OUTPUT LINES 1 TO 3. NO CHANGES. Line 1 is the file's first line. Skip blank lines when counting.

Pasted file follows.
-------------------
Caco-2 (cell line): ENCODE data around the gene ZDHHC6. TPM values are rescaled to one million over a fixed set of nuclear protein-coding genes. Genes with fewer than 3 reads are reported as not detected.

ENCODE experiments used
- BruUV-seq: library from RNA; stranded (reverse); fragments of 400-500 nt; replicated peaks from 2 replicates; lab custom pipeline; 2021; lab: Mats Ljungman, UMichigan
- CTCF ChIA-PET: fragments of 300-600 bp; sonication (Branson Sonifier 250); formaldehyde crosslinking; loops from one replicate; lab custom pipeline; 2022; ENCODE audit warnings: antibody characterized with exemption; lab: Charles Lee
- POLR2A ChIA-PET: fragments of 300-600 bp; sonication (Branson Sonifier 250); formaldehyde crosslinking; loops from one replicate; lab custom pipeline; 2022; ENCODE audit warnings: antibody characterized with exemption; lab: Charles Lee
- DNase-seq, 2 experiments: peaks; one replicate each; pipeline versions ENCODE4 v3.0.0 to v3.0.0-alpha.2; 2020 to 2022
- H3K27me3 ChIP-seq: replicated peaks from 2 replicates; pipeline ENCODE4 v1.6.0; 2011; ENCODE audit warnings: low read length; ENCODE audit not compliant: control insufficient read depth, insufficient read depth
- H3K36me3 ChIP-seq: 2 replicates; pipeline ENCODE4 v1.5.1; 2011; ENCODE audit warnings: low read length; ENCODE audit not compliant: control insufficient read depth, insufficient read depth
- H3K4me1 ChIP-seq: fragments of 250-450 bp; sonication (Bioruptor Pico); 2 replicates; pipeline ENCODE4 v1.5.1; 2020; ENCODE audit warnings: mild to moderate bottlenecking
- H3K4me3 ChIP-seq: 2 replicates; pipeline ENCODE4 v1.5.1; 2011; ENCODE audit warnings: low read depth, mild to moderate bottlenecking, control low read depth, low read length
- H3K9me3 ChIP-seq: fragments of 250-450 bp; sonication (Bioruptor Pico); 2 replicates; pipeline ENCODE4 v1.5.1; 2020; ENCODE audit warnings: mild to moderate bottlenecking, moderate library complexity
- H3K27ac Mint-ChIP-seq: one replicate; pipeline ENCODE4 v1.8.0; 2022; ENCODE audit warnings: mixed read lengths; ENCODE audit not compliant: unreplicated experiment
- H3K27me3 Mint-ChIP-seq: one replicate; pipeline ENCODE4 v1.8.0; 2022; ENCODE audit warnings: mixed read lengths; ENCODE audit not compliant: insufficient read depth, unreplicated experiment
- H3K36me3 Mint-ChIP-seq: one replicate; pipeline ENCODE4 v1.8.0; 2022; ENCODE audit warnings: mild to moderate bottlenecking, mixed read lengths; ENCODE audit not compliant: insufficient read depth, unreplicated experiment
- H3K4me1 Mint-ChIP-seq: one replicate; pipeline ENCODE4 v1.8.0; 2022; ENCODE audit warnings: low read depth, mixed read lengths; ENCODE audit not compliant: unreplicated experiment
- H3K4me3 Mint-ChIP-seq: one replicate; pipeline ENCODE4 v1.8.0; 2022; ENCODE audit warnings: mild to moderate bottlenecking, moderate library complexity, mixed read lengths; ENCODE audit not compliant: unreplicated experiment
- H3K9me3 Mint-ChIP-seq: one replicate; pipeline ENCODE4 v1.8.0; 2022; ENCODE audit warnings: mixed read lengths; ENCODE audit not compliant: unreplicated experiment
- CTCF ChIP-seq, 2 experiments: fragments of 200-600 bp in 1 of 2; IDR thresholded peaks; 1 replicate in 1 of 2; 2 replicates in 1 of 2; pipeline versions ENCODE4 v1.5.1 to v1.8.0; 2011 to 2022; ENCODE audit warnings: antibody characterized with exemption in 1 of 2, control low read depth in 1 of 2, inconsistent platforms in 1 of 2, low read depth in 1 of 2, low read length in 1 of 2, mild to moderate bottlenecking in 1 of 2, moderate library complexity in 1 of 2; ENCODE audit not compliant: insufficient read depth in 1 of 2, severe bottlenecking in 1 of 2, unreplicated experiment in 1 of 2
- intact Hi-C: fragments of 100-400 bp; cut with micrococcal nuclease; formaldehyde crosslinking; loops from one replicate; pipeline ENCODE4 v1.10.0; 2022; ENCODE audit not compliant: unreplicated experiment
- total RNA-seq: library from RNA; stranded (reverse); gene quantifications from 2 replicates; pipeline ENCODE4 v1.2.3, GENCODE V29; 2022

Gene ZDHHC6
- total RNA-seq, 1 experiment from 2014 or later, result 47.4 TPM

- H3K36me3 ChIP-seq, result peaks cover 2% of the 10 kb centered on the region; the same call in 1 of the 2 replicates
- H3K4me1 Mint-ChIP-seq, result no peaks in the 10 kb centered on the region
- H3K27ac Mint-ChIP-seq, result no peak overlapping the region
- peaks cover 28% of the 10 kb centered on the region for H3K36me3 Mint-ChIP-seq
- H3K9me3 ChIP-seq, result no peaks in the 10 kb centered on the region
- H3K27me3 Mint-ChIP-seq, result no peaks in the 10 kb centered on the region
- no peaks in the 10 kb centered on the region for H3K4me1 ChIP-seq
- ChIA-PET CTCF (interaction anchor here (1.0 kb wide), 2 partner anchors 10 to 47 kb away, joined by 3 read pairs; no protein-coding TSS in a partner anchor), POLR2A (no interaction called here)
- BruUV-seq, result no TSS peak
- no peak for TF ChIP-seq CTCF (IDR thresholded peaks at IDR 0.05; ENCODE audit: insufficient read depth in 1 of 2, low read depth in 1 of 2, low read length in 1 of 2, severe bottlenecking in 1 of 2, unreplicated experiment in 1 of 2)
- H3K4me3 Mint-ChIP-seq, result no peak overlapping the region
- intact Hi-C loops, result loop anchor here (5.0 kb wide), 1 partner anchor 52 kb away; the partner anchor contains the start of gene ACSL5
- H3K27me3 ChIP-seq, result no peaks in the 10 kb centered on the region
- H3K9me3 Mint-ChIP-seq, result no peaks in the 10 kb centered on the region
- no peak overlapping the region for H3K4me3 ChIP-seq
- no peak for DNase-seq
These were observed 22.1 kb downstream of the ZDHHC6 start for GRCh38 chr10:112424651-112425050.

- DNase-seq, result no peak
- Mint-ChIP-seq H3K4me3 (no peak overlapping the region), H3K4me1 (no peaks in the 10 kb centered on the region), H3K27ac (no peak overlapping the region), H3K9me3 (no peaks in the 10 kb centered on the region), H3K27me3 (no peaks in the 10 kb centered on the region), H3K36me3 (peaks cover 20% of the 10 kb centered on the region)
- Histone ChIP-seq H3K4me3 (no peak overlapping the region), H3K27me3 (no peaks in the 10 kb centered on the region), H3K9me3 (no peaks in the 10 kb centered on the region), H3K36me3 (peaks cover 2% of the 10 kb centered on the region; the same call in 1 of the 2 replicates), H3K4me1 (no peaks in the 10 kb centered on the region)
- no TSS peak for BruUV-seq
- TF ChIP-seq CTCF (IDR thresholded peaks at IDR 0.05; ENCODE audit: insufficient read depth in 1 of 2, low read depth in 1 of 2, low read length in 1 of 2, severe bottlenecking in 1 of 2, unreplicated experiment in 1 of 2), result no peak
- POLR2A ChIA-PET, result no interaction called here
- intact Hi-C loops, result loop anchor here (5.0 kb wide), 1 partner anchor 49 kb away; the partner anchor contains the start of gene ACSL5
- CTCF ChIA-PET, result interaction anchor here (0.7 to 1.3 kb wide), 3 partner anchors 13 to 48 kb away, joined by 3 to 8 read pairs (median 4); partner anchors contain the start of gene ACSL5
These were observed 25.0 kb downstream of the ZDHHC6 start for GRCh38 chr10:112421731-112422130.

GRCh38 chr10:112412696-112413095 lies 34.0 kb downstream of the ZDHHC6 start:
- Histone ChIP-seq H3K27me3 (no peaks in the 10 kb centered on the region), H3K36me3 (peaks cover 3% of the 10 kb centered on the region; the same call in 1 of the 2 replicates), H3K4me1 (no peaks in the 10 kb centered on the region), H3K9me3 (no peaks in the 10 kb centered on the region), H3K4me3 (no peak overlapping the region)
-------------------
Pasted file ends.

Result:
Caco-2 (cell line): ENCODE data around the gene ZDHHC6. TPM values are rescaled to one million over a fixed set of nuclear protein-coding genes. Genes with fewer than 3 reads are reported as not detected.

ENCODE experiments used
- BruUV-seq: library from RNA; stranded (reverse); fragments of 400-500 nt; replicated peaks from 2 replicates; lab custom pipeline; 2021; lab: Mats Ljungman, UMichigan